[Partly revised 11/20/14 and 11/15/2016]



The final years of Nero Caesar were a disaster for the Roman people.  Revolts in Britain and Palestine and the increasing threat from Parthia made it seem as if they empire was about to fall apart.  Nero’s inattention to the proper running of government and his ongoing reign of terror made bad situations worse.  The fire of AD 64, a fire that might have been stopped, ended up destroying a good part of the city of Rome.  The most capable of Rome’s military and civilian officials were viewed by Nero with particular suspicion, and Nero was left without anyone but sycophants to help run the government.

Now one might think that, at this point, any change would have been an improvement.  However, the actual result of Nero’s suicide was anything but a blessing for the Roman people.  The year following Nero’s death (AD 68-69), what is called the “Year of the Four Emperors,” was even worse than any period I’ve yet described to you in Roman history.

It began to look like the governmental arrangement made by Augustus was going to be no more effective than republican government had been.  However, the events of the next 111 years (69 A.D.-180 A.D.) showed that the principate could be an effective form of government--if only a way could be found to insure that the right type of man became emperor.  

At Nero’s death, there was no clear way to determine who would become emperor.  There were no Julio-Claudians left to claim the throne: a problem.  The system Augustus created, the principate, used the loyalty inspired by the imperial cult in order to make the system work. Without that tie to the divine Julius Caesar, any potential emperor would have to find other ways to secure that loyalty.  Helpful would be the following:

1.    Support from the army.
2.    Support from the senate.
3.    The right background for the job (e.g., connection to an old, distinguished family)
4.    The ability to plausibly wear each of the many hats that went along with being emperor.

Year of the Four Emperors

In the struggle immediately following Nero’s death, a man named Galba briefly took the throne, and, one would have thought, might have made things work.  Tacitus tells us that all would have regarded him as “fit to rule, had he not ruled.”  He had the support of the senate: the senate had named him emperor after Nero’s death. He had military support, troops loyal to him, troops loyal to some of his political allies, and (for a time) the Praetorian guard. He was from an old, distinguished Roman family, and he’d had plenty of military and administrative experience.

But Galba ran into trouble right away.  He didn’t pay the Praetorians the bonus they had been promised, “I select my troops: I don’t buy them.”  A noble sentiment, I suppose, but he seemed to have no hesitation in allowing his favorites (including a homosexual lover) to embezzle whatever they wanted.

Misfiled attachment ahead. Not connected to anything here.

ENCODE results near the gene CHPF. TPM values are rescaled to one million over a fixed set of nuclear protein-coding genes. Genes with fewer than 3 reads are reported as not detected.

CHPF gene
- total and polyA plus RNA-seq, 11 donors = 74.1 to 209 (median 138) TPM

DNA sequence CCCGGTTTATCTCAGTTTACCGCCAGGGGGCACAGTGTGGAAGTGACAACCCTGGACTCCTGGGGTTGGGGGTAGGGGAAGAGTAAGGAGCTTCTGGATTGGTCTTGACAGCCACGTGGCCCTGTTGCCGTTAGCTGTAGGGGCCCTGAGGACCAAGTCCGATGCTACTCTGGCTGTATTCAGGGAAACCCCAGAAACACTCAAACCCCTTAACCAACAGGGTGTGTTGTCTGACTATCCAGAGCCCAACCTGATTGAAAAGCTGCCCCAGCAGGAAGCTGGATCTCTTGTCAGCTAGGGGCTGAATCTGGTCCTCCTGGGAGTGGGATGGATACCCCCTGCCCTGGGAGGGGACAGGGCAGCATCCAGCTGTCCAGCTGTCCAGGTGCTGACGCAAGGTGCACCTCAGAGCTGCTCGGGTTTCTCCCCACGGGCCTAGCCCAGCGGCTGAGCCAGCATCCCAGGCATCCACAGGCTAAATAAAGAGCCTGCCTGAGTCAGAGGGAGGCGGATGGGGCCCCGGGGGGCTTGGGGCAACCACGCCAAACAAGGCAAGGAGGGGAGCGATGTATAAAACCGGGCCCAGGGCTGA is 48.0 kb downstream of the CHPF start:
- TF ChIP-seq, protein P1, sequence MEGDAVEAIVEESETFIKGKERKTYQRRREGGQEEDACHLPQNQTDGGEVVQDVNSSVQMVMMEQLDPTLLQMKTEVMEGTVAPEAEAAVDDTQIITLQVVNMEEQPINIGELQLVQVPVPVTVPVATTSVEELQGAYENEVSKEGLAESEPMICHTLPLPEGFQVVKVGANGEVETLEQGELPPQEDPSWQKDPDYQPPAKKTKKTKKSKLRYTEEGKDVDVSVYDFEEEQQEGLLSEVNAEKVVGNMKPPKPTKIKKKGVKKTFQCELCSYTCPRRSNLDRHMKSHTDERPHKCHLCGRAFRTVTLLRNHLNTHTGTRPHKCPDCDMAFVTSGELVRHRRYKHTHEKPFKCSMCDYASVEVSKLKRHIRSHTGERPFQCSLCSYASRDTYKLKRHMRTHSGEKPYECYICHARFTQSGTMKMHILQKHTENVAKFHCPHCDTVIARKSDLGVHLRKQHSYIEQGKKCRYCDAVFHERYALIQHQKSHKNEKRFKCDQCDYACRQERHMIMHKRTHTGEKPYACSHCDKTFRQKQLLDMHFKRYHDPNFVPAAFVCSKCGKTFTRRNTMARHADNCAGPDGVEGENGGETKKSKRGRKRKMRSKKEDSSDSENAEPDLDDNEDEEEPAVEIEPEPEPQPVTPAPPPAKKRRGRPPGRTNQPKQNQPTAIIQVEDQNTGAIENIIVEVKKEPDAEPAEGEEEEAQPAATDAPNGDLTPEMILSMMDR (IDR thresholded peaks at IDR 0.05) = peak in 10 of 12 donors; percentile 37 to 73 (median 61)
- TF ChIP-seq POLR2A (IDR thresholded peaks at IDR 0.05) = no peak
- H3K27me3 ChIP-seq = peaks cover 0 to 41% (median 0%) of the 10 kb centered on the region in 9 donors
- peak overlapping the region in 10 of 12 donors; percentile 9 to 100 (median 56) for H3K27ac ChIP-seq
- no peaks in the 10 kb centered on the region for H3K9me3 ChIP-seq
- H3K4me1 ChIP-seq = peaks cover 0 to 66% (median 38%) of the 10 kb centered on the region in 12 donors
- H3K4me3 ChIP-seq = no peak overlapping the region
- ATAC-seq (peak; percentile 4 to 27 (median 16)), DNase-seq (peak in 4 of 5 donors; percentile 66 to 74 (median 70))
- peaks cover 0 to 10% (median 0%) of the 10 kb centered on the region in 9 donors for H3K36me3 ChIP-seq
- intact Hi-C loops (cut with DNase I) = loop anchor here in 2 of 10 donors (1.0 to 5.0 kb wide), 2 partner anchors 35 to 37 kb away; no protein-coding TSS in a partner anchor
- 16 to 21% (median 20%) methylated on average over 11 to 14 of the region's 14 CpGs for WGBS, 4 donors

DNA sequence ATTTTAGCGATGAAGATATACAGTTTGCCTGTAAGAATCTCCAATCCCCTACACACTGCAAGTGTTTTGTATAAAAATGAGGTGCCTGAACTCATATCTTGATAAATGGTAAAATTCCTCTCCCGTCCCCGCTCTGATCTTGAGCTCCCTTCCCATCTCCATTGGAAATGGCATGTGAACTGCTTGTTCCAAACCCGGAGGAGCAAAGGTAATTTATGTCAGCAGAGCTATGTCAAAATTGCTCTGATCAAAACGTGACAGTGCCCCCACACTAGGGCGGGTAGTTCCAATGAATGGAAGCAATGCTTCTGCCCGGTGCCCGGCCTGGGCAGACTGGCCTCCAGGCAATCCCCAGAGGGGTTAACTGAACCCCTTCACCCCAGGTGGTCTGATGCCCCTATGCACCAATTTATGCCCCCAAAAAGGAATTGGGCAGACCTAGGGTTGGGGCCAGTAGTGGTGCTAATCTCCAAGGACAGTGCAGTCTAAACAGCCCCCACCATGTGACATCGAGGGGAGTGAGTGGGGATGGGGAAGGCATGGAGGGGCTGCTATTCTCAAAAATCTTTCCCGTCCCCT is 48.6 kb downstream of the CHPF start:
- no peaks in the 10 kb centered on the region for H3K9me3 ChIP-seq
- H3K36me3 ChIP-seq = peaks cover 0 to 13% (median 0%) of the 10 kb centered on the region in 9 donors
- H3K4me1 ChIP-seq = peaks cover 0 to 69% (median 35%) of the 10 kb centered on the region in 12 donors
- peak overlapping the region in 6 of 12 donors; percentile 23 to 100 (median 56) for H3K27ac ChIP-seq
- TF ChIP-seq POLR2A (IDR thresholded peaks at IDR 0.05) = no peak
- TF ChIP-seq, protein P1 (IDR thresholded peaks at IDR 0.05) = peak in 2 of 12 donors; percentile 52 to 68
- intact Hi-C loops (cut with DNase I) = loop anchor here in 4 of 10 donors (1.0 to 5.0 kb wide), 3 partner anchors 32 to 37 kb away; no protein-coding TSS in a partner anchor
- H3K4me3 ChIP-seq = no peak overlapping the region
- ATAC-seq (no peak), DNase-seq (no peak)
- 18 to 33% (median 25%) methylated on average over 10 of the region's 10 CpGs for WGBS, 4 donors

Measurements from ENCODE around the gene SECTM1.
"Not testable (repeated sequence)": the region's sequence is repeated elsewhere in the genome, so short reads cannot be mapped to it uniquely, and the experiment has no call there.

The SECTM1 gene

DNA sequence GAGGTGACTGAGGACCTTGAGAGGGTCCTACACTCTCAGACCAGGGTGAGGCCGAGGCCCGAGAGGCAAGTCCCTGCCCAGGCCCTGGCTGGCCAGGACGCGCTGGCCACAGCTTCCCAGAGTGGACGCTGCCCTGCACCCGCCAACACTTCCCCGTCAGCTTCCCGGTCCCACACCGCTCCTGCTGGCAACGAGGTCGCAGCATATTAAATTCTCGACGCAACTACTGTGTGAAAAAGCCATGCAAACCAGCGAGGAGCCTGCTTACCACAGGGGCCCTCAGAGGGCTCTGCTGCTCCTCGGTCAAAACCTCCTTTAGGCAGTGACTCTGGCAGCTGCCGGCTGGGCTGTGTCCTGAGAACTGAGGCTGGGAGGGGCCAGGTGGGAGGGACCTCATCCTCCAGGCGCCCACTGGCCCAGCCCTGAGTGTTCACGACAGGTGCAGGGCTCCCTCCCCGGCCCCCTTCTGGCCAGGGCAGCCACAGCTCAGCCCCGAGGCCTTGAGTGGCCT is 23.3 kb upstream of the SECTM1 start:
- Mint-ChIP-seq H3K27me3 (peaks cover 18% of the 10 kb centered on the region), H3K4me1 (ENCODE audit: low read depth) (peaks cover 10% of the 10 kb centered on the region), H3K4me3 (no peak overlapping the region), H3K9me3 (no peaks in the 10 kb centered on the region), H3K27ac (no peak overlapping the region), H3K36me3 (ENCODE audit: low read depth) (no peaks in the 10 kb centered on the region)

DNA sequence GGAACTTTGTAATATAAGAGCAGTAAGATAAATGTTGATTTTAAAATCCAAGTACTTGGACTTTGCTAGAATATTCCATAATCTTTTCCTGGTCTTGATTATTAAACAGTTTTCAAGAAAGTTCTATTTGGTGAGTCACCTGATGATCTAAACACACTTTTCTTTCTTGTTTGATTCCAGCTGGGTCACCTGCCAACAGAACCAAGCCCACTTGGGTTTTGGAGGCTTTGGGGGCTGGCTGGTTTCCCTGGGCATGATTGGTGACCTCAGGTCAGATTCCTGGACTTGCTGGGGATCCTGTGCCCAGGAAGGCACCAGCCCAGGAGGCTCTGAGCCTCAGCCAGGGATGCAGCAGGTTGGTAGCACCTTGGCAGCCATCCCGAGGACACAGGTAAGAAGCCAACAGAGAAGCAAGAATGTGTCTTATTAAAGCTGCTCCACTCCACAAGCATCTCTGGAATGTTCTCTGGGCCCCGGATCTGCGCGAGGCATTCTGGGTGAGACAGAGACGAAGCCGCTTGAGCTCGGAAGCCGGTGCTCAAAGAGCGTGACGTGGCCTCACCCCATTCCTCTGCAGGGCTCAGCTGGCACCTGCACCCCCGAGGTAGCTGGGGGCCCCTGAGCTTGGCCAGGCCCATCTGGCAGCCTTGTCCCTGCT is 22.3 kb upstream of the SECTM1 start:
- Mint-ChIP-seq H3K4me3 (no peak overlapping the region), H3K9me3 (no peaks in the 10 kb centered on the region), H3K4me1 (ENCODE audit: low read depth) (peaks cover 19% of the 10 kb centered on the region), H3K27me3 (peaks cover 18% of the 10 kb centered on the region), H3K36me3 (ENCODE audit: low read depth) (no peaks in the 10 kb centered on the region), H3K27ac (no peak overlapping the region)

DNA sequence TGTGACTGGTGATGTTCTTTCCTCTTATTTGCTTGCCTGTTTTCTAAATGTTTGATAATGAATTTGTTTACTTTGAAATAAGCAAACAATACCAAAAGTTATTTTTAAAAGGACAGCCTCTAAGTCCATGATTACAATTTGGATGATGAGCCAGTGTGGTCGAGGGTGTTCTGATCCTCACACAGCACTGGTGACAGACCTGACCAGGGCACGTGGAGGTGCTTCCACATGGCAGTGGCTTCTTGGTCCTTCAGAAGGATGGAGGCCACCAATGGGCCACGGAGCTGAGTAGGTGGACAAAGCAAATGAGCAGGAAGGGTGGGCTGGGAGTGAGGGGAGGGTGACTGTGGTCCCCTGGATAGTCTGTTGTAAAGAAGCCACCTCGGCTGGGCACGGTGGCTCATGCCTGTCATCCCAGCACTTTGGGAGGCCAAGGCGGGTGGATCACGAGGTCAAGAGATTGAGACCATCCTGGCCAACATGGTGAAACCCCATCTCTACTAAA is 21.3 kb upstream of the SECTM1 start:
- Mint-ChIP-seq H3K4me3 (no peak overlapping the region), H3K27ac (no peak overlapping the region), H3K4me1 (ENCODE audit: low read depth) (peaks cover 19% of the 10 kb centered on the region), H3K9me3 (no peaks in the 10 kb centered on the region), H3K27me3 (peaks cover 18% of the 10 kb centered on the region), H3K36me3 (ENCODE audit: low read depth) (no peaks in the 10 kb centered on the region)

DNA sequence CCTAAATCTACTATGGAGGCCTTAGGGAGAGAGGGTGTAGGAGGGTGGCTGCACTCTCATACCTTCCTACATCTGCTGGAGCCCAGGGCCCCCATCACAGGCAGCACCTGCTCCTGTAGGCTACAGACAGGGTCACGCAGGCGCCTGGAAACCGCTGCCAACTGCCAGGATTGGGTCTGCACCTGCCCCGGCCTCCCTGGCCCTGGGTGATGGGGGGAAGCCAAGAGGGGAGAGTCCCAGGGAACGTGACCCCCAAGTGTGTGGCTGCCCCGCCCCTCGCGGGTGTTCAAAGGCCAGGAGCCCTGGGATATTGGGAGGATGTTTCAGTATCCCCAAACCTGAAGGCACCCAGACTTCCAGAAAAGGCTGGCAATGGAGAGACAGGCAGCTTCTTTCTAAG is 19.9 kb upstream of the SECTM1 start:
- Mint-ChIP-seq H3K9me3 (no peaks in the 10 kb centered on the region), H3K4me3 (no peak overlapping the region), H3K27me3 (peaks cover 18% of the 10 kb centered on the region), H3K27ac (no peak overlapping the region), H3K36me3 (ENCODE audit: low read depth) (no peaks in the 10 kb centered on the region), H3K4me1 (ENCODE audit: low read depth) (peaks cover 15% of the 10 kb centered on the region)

Troops along the Rhine were especially unhappy with Galba, and they declared their general Vitellius) emperor. Vitellius begins an advance on Rome, and Galba panics. Trying to get military support, he chooses a man named Piso as his designated heir and associate.  A man named Otho, who thought *he* should have been the emperors heir was angry—and ended up conspiring with the Praetorians to murder Galba.

Galba’s cruelties had made him a hated man.  His body was hacked up, and his bald head cut off and carried away like a bowling ball for a prize before being lodged on a pole.

Otho, a debauched companion of Nero, now took the throne: but he wasn’t going to be able to hold it for long.  Vitellius’ men are approaching Rome.  Otho raises and army, but they suffer a setback and Otho, though he could have fought on, commits suicide—probably hoping that this would help avoid a prolonged civil war.  But the civil war comes anyway.

Vitellius proves a horrible emperor: Nero’s dissipation without the artistry. He certainly had Nero’s cruelty.  He once ordered a man to be executed, but, as he was being led off, Vitellius called him back.  For mercy?  No. Vitellius wanted to watch.  On another occasion two sons came to plead for mercy for their condemned father.  Vitellius ordered them executed as well.

Meanwhile, in Judaea, troops loyal to Titus Flavius Vespasianus (Vespasian) decide to proclaim their man emperor.  The Danube troops also support Vespasian and head toward Rome.

Civil wars tend to be particularly nasty affairs, and this civil war was particularly bad. The sack of Cremona was horrific, and Rome itself suffered almost as if it were a captured enemy city.

[You may find it helpful to read about the Fate of Cremona as described in  Tacitus' Histories.  Also helpful, Tacitus' account of the Sack of Rome.]

The Flavians

But, when the dust had cleared, the new emperor, Vespasian (AD 69-79), turned out to be the sort of man who could make the Augustan system work. He, of course, had loyal troops at his disposal, and he was a decent general.  He had experience in Britain, Africa, and Judaea: he know the empire well. He was a decent administrator too, spending money wisely.  He was merciful to his former enemies (e.g., providing a dowry for Vitellius’ daughter), and he had a sense of humor.  When his young son complained that money collected at the public urinals stunk, Vespasian’s reply was, “Money never stinks.”  And, at the end of his life, he had a wonderful exit line, “Vae, puto deus fio.”  Woe!  I think I am becoming a god!”